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You might have to trade the wing for a new VFR until Honda puts a dual clutch on the wing. It's got to happen and when it does, it will be the single most significant improvement to the bike since it was built.
He would have a lot more problems than just a heavy clutch.
Of course with a wrist injury I'm sure it's hard for him but I think the clutch on the 1800 is about the easiest one I have ever used, I had an 02 and an 08.
 

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As people have said, you can adjust the lever closer to the bar. That means, if you leave it set out, a really good mechanic could put in a master clutch cylinder with a smaller piston, or a slave cylinder with a larger one. The lever travels farther, but requires less force. Sportbike guys have been known to change the master cylinder either way, to get a softer pull that travels farther, or a stiffer one that travels less.

But they have many bolt on alternatives for the brakes, some master cylinders are easily interchangeable, the aftermarket makes some. For a clutch on a GL1800, I can't even guess whether there would be alternatives, or even imagine what the job would cost. Here's a guy who did something similar for the brakes on his GL1000, to give you the idea.

http://www.randakks.com/Brake%20Parts.htm
 

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You Got To Be Kidding...Its Labor Day...that means you have an extra day off to rebuild the bike and convert it into an automatic transmission...heck they convert a bike into a trike in two days.....:joke:

No real solutions here other than set the clutch to #1 via the set screw on the clutch lever.....

Good Luck
 

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Discussion Starter #17
shrek

Thanks, guys. I'll try the adjustment on the gear shift first. I am also looking into the possibility of converting the bike to automatic shift.:bow:
 

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Sorry to be the proverbial fly, but if you can't work the clutch you might reconsider if riding is a good idea. Yes BTDT, with a wrist injury, mine was right side so I had the throttle and brake to deal with.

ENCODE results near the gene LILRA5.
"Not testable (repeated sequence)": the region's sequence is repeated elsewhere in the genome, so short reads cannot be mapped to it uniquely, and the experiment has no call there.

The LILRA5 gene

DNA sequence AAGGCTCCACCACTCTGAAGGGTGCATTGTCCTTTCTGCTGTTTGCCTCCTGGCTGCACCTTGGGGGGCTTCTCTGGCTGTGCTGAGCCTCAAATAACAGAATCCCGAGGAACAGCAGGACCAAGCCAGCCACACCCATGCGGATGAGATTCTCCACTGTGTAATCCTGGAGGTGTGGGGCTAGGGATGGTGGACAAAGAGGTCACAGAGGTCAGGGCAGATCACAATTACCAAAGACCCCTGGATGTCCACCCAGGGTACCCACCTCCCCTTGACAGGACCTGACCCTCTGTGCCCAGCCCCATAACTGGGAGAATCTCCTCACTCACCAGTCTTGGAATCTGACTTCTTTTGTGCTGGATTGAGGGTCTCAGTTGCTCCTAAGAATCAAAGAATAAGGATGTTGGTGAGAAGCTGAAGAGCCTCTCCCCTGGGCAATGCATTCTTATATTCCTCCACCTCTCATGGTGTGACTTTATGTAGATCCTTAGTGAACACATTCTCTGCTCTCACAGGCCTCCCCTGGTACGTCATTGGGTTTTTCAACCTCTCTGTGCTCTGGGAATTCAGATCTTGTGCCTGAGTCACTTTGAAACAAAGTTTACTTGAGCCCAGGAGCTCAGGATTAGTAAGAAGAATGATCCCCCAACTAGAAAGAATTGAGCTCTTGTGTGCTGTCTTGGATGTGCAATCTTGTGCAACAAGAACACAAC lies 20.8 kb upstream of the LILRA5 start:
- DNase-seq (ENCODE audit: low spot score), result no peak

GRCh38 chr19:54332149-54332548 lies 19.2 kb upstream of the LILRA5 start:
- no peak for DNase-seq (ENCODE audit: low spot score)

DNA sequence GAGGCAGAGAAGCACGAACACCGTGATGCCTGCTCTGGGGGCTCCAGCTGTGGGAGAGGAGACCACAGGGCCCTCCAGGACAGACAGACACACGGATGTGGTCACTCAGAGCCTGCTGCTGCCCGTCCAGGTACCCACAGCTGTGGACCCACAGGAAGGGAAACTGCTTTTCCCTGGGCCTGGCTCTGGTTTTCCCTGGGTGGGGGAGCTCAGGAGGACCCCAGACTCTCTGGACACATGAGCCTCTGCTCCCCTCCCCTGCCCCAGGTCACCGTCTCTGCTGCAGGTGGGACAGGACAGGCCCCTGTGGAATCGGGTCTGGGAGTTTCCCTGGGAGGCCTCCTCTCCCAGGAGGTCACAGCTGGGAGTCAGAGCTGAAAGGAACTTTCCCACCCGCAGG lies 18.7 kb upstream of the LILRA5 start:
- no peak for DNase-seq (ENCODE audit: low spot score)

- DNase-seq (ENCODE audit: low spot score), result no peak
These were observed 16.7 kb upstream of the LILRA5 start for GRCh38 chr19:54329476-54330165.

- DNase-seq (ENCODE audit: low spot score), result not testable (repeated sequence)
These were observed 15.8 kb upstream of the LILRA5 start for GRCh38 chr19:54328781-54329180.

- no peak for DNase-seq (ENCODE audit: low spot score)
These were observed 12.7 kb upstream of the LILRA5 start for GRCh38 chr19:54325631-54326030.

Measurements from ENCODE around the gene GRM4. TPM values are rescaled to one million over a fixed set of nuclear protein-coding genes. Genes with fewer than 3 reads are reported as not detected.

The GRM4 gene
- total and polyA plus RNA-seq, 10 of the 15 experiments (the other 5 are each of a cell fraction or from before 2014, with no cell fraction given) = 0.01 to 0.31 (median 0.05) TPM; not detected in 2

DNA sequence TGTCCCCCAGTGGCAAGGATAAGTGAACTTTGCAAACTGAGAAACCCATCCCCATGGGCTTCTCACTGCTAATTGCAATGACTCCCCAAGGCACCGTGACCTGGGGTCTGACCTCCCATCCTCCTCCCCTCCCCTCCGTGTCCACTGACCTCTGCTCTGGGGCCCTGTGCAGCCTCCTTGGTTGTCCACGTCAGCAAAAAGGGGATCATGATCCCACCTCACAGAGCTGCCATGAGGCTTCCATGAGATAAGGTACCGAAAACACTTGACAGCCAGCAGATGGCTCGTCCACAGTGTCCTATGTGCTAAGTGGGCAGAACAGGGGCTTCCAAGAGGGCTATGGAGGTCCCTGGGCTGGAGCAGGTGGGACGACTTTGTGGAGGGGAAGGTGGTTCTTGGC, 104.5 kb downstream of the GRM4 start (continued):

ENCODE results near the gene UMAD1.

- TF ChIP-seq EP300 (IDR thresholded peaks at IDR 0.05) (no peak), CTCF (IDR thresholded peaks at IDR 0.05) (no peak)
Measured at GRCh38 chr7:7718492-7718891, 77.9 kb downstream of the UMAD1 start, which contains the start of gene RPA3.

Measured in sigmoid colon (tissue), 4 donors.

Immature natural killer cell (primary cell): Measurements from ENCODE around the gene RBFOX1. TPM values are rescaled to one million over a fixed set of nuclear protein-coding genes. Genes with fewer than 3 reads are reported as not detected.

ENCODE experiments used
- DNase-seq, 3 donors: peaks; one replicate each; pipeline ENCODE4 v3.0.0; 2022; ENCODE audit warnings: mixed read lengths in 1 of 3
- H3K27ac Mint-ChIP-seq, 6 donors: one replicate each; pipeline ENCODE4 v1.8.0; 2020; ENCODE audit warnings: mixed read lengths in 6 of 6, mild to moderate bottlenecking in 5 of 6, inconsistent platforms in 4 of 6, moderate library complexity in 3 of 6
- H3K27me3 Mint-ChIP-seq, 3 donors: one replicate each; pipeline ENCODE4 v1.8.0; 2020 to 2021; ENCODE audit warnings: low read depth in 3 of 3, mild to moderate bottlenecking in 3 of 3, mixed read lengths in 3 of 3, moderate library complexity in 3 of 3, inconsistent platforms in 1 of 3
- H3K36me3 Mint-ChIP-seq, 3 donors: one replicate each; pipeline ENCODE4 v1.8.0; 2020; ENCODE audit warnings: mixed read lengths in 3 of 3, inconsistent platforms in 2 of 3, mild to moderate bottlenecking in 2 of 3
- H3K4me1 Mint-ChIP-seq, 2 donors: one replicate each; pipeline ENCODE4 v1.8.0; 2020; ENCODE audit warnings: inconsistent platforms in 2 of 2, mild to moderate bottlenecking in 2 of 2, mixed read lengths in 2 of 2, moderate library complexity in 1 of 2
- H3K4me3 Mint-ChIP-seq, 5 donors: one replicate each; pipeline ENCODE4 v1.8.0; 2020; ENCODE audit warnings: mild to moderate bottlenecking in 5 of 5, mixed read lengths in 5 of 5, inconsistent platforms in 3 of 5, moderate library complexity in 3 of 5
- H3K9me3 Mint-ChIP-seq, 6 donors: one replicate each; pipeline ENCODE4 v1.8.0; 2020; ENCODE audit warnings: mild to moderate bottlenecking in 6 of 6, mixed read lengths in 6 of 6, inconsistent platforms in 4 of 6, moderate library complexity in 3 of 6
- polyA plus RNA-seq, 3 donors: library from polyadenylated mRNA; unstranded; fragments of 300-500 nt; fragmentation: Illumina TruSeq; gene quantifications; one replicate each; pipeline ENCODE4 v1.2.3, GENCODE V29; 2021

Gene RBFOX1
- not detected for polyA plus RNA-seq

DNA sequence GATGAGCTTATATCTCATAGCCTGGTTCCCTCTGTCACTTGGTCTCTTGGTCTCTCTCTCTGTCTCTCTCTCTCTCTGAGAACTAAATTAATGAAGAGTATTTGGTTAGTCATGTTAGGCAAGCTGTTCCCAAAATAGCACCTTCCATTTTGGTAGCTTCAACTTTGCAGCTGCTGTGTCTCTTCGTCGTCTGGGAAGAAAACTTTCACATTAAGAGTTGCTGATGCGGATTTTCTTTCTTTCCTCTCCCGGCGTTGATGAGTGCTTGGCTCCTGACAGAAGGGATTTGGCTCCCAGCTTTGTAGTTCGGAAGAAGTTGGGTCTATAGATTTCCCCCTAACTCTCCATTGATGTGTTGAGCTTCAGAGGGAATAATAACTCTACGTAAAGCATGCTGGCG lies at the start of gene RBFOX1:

Putting pressure on the clutch handle might be a bad thing to do. Ever hear about people who ride a clutch in a car? Wears them out quickly. It may be different with the bike, but who is to say for sure. Work on strength and be patient. It will come. A hydraulic clutch really is about as easy as it gets, so if adjustment doesn't work, try strength training on the grip.

Best of luck and best wishes.
 

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Automatic Shifting, Automatic Clutch

An automatic shifter for the GW will cost about $2,000--almost a grand for the Pingle electric shifter, plus another grand to have it installed. Several different automatic clutches used to be available for the GW, but they cost about $800, plus $1200 to take the bike down to itty-bitty pieces and install the auto clutch, then possibly take it all apart again (for another $1200) if it needed to be adjusted. So, yes, there are other options, they're just not inexpensive.

On the other hand, how much does it cost to convert a GL1800 into a trike, or a side car, or to add a trailer? Even MORE! Don't give up.

Good luck. I look forward to your follow-up report.